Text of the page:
The next few hours were a dizzying array of wrapping paper flying everywhere and copious amounts of tea to make sure we could wake up for the day. We eagerly opened our presents from Jane and Simon, the cottage owners, and they were truly lovely and thoughtful (mine was a specially made Ordnance Survey Map of Shaftesbury and its surroundings – perfect for walks!)
And then at 8:00 a.m., the bells started. This was probably my most favorite memory from the trip. Our cottage on Gold Hill is right down the hill from the local church (which was built in the Victorian Era). On Christmas Day, it was truly lovely to hear the bells ring out for what seemed like forever. It was raining, but it was worth it standing outside the front door to listen to the bells toll. And when they had finished, another church in Shaftesbury followed suit with their bells. The cascade of bells on Christmas Day was beautiful. It was something we simply didn’t have back home and could only hear in England. It was magnificent. The kids loved it too. I will never forget the bells and will spend my life trying to get back to England for Christmas to hear them again.
After that, it was time for a Christmas breakfast, and then Mrs. Anglotopia got right to work on our Christmas Dinner. My job for the day was to keep the kids out of her hair as she struggled to cook on foreign cookware with foreign directions. Sourcing all the ingredients had been a challenge – between getting the bird and finding all the ingredients at the local grocery stores (which kept odd hours at that time of year and sometimes weren’t even open when the door said they should be!). The kitchen is on the bottom level of Updown, so it was easy to keep the kids occupied with all their new presents while she cooked. By mid-morning, the house was already filled with the beautiful smells of what was cooking. One British Christmas tradition we could not abide by was having Brussel sprouts; we all hate the taste (and the smell is even worse), so we did not include those in our dinner plans.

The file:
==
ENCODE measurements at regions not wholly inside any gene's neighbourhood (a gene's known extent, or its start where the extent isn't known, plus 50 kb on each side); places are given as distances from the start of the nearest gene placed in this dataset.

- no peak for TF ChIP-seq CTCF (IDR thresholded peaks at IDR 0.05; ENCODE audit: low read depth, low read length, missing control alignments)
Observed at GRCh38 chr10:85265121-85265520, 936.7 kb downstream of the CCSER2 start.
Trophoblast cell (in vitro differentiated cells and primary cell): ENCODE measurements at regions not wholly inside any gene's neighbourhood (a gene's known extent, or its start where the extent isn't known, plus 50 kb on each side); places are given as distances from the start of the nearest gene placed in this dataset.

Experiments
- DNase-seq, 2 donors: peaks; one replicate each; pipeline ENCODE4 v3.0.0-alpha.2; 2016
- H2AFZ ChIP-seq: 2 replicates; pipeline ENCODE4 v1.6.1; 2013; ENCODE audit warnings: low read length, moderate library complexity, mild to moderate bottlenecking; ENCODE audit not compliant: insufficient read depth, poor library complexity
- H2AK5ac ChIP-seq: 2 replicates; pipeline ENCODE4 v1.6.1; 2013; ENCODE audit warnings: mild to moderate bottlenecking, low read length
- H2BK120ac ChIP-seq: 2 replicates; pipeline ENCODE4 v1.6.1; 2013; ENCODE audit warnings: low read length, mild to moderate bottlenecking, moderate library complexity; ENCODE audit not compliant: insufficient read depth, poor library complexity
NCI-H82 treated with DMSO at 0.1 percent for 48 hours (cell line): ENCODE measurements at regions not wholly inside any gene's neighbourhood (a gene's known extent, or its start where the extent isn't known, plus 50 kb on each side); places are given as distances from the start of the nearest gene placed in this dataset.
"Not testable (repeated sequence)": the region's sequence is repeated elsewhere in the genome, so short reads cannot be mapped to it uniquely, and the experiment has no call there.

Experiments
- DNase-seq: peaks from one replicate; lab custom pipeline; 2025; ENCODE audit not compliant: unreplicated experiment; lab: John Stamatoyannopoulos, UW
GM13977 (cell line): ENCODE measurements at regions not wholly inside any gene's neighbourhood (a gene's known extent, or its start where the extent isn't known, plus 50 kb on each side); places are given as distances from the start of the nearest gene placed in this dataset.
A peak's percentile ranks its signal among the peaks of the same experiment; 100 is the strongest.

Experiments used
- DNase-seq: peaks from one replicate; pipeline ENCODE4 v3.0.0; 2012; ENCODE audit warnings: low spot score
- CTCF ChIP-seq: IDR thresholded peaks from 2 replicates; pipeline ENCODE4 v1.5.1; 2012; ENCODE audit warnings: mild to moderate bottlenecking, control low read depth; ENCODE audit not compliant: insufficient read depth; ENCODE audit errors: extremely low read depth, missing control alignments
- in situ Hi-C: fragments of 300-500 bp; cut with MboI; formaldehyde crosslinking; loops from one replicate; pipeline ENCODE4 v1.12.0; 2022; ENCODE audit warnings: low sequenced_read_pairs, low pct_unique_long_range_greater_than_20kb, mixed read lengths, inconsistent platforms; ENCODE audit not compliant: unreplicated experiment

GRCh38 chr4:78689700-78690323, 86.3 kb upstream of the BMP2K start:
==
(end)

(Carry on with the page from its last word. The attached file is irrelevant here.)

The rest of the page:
When Miss Anglotopia went down for her nap late in the morning, Anglotopia Jr and I suited up and went for a walk to Melbury Hill, the tallest hill in the area. It’s quite a climb, but the views are amazing. The temperature dipped to a proper winter cold. And what really struck me was the silence. Back home, we live near major roads and industry, so even if you live a bit out in the countryside, there’s never much silence. But in Shaftesbury that Christmas it was completely silent. There were no cars on the roads, there is no industry clanging away, there are no airplanes in the sky, there are no trains rumbling along. It’s just you and nature and a quiet community getting on with Christmas Day. Occasionally the silence would be lovingly interrupted by the sound of bells tolling from some distant church.
It’s safe to say that it was probably the most lovely Christmas day I ever experienced. And it wasn’t even over yet!
By the time we returned from our walk and recovered with warm cups of tea, it was time for the main event: Christmas Dinner. The turkey turned out amazing, and Mrs. Anglotopia had no problems roasting it properly in the English oven. All the fixings turned out perfectly. For someone who had never prepared a British Christmas dinner, Mrs. Anglotopia hit the ball out of the park, and everything was perfect. The food was great, as was the table setting (and of course we popped Christmas Crackers). Mrs. Anglotopia made homemade Yorkshire Puddings for the first time in her life, and they were memorably delicious. Though some things didn’t quite turn out so perfectly, like the hors-d’oeuvres that ended up burnt. Sadly, we didn’t have the family dog with us to scarf them up instead. As we ate our bountiful Christmas dinner, we watched as the sun began to go down on our English Christmas across the Blackmore Vale below us. Smoke billowed out of the smokestacks of the cottages and farms in the distance.